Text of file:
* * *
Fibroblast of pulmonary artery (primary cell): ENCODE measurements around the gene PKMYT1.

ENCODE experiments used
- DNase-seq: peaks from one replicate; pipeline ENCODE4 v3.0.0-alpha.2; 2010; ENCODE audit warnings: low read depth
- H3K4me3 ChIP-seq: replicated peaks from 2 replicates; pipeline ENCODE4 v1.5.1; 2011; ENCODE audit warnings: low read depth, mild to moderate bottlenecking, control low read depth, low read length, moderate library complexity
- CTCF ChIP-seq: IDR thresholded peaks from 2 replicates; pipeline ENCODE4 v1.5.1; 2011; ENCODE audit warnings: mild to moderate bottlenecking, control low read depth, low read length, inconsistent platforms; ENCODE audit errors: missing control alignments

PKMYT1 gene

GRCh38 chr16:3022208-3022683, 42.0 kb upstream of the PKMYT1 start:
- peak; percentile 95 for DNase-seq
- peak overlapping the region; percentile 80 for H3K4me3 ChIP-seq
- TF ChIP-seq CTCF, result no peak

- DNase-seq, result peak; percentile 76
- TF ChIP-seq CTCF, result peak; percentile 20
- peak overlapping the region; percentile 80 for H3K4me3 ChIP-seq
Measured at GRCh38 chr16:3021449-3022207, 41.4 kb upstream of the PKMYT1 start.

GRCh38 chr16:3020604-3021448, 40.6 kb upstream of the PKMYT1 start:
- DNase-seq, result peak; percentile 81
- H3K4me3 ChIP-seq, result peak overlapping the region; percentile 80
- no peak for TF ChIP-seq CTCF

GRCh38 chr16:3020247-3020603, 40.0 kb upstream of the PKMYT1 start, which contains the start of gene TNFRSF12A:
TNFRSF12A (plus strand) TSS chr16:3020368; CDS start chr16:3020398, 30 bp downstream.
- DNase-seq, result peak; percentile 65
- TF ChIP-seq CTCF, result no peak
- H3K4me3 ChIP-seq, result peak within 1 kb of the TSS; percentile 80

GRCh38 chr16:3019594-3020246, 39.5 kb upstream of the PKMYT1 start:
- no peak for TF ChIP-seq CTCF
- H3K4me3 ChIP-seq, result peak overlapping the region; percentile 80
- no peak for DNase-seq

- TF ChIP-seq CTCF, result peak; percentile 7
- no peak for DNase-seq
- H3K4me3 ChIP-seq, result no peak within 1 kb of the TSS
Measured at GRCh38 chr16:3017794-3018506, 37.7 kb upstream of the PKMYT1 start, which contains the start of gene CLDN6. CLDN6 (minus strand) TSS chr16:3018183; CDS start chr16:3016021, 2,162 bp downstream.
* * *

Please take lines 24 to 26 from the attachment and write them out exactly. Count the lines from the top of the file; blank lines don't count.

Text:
GRCh38 chr16:3019594-3020246, 39.5 kb upstream of the PKMYT1 start:
- no peak for TF ChIP-seq CTCF
- H3K4me3 ChIP-seq, result peak overlapping the region; percentile 80